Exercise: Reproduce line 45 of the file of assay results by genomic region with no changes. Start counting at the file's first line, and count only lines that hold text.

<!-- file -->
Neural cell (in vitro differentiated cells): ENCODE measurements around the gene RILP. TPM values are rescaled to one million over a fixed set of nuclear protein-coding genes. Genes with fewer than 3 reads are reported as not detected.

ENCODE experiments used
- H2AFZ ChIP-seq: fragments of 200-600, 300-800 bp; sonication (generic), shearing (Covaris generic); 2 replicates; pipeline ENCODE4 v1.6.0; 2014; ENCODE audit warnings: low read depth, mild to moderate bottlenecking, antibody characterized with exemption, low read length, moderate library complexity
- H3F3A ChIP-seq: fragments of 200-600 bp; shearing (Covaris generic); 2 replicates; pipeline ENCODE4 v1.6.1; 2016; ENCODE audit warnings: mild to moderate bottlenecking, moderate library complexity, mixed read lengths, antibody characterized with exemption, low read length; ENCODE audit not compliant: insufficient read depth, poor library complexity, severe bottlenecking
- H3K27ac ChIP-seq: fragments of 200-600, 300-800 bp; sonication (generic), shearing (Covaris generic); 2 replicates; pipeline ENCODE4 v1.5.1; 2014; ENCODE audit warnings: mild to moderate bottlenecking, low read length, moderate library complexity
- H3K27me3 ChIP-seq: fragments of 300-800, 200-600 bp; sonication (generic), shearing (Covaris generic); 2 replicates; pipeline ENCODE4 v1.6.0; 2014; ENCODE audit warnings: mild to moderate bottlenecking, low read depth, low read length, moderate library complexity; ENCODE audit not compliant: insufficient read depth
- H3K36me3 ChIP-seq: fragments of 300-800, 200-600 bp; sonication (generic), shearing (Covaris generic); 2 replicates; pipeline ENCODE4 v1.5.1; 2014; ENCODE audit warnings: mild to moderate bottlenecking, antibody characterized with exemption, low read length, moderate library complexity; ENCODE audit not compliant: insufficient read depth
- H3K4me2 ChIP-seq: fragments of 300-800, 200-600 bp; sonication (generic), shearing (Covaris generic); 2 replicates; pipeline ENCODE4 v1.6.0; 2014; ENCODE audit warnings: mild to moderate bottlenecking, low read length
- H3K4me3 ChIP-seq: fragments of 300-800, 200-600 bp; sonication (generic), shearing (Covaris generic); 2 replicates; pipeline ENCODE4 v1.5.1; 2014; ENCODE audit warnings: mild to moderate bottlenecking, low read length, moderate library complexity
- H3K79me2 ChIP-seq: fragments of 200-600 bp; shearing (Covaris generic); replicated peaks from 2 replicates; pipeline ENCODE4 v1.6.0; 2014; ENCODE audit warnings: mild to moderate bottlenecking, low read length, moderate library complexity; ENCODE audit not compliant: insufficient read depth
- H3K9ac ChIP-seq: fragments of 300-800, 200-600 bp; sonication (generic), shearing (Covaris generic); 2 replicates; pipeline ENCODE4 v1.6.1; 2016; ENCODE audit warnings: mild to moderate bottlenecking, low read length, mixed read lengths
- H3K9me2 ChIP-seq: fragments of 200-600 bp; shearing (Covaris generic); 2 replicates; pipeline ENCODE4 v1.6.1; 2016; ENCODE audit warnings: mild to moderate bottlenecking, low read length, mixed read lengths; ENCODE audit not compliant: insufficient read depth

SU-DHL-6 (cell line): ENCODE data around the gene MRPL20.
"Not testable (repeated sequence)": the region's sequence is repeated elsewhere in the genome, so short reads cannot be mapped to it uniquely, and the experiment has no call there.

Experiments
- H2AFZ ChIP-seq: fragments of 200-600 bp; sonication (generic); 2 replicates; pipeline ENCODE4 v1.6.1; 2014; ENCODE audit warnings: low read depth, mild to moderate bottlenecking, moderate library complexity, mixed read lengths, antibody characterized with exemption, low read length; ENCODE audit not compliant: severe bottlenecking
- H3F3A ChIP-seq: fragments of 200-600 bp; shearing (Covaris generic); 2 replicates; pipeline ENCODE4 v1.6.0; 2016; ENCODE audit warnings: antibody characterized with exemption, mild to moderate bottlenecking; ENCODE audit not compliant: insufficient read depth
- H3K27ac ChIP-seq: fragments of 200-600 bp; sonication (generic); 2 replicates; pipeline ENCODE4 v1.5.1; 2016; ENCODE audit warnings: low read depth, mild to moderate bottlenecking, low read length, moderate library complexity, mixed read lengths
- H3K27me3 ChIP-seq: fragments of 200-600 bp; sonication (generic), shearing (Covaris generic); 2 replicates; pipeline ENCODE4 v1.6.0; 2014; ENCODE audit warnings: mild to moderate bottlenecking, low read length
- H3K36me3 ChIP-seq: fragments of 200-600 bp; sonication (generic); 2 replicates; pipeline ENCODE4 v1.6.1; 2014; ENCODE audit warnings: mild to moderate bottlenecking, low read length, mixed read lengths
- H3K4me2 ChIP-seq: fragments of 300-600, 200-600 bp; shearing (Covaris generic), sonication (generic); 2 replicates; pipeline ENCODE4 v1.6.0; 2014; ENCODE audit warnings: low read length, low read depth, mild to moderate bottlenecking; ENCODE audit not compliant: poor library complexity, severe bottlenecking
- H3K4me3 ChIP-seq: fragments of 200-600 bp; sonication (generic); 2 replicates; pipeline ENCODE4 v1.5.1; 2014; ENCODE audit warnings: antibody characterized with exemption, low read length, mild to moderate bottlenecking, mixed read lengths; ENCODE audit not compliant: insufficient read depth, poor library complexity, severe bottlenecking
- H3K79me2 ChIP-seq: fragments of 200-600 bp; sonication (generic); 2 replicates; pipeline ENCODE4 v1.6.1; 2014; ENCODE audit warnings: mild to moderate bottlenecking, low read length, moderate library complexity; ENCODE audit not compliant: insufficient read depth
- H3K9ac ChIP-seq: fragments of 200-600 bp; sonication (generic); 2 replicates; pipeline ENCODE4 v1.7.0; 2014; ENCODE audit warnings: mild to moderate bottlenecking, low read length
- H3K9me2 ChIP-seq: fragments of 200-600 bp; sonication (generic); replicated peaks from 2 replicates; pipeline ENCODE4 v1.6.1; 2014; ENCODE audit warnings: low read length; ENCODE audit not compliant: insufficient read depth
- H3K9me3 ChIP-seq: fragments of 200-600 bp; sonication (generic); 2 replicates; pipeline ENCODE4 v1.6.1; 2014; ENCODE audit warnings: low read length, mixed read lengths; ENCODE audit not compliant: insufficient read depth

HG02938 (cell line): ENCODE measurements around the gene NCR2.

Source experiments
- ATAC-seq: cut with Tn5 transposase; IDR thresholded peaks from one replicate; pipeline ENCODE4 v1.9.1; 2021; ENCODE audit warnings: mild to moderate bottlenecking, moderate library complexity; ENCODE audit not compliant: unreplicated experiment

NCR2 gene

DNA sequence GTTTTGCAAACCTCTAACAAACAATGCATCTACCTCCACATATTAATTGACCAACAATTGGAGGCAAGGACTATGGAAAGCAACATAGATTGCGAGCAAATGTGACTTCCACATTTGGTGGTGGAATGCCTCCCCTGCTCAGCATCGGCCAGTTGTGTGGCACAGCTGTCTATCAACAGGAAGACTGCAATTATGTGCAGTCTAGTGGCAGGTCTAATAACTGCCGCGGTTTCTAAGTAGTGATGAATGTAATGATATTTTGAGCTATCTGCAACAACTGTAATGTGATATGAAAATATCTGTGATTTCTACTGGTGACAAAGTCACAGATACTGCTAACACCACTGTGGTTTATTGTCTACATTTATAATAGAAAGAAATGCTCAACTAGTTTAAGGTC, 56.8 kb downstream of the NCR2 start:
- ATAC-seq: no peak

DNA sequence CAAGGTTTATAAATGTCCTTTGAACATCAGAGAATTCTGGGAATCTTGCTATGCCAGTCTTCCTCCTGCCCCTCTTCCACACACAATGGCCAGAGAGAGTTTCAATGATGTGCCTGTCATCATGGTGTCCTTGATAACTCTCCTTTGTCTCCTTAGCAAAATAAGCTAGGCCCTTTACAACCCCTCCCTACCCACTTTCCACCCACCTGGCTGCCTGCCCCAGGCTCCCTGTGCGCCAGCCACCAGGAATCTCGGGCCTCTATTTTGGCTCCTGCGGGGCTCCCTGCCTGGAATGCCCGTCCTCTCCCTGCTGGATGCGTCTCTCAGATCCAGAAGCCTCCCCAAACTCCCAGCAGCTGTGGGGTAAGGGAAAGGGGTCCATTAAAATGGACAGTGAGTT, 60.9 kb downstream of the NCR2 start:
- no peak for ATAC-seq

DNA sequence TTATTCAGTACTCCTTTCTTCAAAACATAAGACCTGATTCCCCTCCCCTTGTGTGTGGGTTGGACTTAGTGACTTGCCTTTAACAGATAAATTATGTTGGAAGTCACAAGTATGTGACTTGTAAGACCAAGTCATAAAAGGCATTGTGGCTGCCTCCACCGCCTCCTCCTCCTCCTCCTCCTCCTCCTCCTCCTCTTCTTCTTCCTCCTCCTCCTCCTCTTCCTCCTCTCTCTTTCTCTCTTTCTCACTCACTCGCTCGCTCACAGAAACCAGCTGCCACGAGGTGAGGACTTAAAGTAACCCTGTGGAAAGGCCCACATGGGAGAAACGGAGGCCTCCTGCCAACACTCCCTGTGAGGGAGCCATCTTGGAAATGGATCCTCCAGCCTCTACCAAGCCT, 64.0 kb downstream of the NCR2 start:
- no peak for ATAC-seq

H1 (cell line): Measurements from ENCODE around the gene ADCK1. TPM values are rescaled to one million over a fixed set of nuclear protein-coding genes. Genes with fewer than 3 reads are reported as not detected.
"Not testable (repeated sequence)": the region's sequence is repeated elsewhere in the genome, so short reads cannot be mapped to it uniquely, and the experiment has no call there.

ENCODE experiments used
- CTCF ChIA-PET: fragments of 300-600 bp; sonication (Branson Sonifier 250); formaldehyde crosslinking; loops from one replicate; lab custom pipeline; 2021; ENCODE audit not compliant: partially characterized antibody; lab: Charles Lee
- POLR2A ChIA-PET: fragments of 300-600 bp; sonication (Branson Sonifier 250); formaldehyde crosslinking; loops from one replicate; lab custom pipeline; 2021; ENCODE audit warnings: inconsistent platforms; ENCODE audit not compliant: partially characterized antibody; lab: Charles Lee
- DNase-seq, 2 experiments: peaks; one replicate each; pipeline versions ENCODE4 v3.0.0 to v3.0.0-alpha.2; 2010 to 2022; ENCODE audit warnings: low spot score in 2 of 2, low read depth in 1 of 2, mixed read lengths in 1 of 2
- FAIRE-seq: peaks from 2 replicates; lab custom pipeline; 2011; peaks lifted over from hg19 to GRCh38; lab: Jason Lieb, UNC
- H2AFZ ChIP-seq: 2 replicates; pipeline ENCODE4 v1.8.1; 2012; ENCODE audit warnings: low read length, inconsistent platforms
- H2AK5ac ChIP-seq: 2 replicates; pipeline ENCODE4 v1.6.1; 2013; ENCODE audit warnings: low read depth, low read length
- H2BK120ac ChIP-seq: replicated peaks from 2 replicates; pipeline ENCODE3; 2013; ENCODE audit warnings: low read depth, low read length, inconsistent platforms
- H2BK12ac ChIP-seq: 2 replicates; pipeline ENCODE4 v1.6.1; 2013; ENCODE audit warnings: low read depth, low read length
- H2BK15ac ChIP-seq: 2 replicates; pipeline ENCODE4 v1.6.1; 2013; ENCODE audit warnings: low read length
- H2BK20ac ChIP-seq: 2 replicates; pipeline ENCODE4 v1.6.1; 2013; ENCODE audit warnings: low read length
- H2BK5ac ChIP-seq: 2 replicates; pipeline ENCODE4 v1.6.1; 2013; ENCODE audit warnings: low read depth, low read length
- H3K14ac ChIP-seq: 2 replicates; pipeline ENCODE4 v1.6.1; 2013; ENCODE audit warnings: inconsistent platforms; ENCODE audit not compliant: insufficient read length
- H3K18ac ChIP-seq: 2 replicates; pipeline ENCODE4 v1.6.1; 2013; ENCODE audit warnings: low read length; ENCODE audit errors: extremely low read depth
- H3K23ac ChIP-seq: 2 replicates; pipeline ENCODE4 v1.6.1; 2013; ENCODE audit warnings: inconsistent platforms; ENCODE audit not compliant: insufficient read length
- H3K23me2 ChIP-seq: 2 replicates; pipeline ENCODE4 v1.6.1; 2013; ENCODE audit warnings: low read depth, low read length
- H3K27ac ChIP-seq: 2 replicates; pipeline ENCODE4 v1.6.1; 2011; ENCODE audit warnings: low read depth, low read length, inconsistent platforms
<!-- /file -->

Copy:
- H2AK5ac ChIP-seq: 2 replicates; pipeline ENCODE4 v1.6.1; 2013; ENCODE audit warnings: low read depth, low read length